Aromatics are a major contributor to the formation of regional ozone in urbanized areas. Toluene, for example, is ranked fourth of all volatile organic compounds in terms of overall contribution to ozone production in northern Europe, behind butane, ethane and ethanol, based on a recent trajectory model calculation by Derwent et al. (2003). The calculations also demonstrate that episodic peak ozone concentrations are decreasing in Europe, primarily because of motor vehicle emission controls brought in during the 1990s. However, there is a clear and continuing increase in background ozone concentration that derives from anthropogenic effects on hemispheric atmospheric chemistry. Aromatics contribute to this increase and accurate assessments of aromatic contributions are therefore needed for policy development. The primary and secondary steps in the OH-initiated oxidation of benzene, methylated benzenes and other aromatics are investigated to clarify recent questions on the general mechanism describing the atmospheric degradation of aromatics. We aim at a better understanding of the OH-initiated tropospheric degradation of aromatic hydrocarbons. Although this field of research has attracted a lot of attention in the last decades, there are still many open questions regarding important details of the reaction mechanism. Consequently, the impact of aromatic compounds on air quality in urban environments is still uncertain.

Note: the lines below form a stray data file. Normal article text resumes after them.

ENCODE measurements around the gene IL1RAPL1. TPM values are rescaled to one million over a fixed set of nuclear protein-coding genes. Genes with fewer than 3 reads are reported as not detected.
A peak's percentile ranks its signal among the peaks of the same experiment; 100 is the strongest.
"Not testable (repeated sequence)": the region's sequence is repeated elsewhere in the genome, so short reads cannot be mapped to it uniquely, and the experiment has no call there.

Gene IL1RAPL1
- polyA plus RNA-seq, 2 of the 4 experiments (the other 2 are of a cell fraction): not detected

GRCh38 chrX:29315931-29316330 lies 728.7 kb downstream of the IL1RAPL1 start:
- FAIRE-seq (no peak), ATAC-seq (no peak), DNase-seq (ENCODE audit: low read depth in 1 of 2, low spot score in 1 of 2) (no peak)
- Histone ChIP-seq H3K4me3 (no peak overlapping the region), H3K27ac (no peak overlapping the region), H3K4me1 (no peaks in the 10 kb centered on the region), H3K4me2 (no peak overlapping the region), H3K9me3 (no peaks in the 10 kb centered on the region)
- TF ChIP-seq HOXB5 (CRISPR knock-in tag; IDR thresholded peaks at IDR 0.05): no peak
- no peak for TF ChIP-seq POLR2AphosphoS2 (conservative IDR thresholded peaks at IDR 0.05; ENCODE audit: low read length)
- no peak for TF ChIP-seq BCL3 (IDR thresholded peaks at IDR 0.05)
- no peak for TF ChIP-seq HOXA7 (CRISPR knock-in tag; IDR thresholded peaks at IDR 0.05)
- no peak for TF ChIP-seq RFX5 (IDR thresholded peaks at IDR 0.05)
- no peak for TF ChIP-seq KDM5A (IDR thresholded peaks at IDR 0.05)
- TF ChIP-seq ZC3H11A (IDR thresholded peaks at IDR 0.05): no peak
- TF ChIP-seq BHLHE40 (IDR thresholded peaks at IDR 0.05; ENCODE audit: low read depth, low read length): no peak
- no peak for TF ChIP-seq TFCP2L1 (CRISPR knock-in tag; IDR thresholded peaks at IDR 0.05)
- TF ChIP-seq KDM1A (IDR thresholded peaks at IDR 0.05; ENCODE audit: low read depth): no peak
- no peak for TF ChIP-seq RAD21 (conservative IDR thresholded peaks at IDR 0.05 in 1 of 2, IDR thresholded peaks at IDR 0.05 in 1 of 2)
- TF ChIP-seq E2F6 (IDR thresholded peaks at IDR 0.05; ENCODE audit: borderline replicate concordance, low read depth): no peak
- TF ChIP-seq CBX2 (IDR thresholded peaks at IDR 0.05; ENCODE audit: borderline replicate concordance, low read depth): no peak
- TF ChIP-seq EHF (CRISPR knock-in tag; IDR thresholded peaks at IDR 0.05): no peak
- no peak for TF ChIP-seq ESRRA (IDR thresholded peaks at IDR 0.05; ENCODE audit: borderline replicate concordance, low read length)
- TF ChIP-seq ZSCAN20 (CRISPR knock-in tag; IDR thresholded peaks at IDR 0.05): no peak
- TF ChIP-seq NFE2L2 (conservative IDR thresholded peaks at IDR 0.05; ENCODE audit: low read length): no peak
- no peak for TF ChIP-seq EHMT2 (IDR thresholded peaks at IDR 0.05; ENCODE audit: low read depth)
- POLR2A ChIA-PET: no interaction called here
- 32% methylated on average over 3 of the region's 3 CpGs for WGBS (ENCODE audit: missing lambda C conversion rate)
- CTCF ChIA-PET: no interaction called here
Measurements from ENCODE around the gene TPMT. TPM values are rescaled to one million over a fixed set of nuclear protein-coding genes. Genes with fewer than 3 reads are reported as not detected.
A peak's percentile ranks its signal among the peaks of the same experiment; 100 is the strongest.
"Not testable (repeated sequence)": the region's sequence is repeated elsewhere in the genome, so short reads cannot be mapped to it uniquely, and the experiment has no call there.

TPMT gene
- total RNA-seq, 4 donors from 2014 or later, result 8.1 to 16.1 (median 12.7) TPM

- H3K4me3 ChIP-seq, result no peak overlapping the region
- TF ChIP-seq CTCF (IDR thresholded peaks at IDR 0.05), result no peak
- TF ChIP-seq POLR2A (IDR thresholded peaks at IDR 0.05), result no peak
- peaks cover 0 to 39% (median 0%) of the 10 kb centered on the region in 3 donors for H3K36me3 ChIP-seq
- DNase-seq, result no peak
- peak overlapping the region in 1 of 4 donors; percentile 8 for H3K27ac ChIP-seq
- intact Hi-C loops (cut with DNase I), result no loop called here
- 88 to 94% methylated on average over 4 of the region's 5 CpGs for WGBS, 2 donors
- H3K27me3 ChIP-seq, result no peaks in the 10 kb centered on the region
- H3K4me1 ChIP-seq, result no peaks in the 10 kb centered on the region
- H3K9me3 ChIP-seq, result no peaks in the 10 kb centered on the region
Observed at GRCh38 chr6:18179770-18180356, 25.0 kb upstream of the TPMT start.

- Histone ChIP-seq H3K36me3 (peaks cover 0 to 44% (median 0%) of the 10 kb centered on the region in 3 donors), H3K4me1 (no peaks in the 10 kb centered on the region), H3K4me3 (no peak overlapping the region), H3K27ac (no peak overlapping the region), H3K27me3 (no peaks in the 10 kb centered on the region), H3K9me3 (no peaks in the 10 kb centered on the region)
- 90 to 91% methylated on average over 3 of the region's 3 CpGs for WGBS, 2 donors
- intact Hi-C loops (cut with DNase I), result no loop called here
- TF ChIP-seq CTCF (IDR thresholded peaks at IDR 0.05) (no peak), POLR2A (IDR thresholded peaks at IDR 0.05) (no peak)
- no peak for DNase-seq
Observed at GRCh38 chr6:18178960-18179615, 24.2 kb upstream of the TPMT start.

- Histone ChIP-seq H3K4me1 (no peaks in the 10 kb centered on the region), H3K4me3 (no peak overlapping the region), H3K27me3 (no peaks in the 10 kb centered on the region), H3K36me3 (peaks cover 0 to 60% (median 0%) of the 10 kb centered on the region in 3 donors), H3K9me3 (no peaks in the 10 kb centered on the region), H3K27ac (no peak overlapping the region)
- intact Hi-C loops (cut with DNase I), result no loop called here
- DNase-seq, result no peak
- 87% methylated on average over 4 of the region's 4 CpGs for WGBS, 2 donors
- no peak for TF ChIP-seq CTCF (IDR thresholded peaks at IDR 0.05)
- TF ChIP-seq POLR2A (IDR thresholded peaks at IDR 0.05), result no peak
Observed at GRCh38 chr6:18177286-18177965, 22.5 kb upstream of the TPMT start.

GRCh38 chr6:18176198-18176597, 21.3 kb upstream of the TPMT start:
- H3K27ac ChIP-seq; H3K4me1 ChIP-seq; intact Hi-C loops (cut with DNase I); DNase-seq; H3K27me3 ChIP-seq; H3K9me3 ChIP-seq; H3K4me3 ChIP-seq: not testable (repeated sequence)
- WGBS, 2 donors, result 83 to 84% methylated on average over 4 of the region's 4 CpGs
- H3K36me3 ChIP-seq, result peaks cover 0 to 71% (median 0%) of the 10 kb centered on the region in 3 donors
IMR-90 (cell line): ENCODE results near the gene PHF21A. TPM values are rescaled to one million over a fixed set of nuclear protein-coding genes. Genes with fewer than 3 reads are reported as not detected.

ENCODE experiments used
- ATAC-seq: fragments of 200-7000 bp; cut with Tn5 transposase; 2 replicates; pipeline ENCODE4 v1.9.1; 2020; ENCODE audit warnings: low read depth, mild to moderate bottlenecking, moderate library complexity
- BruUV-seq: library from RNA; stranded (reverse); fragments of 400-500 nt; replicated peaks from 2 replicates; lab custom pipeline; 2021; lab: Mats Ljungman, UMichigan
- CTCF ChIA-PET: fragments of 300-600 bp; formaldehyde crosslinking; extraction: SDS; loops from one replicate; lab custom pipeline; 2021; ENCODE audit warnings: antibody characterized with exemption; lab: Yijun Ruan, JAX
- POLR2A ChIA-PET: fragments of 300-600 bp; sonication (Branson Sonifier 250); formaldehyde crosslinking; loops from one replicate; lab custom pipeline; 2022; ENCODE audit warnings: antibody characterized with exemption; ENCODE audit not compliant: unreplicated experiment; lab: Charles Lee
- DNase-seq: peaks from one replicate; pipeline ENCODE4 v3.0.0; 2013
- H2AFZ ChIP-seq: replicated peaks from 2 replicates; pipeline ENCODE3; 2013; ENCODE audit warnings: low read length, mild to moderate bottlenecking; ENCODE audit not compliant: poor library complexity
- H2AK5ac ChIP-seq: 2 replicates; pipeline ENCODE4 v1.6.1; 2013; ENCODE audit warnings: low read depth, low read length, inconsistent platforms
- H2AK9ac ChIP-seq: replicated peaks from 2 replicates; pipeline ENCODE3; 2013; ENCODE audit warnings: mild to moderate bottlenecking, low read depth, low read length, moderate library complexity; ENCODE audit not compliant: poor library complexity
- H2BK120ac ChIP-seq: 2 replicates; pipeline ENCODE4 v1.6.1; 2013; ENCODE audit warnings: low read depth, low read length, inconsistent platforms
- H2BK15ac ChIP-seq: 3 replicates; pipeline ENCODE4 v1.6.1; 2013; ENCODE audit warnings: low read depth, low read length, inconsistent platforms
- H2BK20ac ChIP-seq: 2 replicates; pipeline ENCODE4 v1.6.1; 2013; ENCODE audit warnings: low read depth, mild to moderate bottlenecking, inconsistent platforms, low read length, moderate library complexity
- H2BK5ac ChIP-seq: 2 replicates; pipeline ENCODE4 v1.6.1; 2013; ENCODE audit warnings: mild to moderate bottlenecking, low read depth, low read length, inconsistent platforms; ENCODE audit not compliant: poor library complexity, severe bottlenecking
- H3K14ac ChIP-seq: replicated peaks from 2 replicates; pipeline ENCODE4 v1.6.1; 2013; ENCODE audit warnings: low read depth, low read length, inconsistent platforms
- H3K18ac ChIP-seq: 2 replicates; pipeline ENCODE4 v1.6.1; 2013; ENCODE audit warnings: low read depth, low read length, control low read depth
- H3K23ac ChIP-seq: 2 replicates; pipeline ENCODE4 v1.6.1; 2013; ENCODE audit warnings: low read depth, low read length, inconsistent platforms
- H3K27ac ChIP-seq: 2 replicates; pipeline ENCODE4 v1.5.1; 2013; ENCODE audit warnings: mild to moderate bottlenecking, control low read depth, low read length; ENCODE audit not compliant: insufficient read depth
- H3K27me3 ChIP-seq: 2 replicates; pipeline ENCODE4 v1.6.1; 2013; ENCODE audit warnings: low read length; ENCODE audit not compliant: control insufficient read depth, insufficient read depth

Laboratory techniques, theoretical calculations and simulation chambers will be used to address the following questions using new methods and experimental approaches:
1) What is the yield of different OH-adduct isomers of methyl substituted aromatics including the widely ignored ipso-isomers?
2) What is the fate of the primary OH-adducts and of secondarily formed peroxy radicals?
3) What is the yield of HO2 and RO2 radicals in consecutive reactions of the OH-adducts with O2 in the presence and absence of NO?
4) Where can the currently implemented reaction mechanism for aromatic compounds in atmospheric models be improved to make radical budgets, NOx budgets and ozone formation consistent with observations in chamber experiments?
The bilateral DFG-CNRS-project is a co-operation between the University of Bayreuth, Germany (co-ordinator), the University of Bordeaux, France, Forschungszentrum Jülich, Germany and the University of Lille, France.
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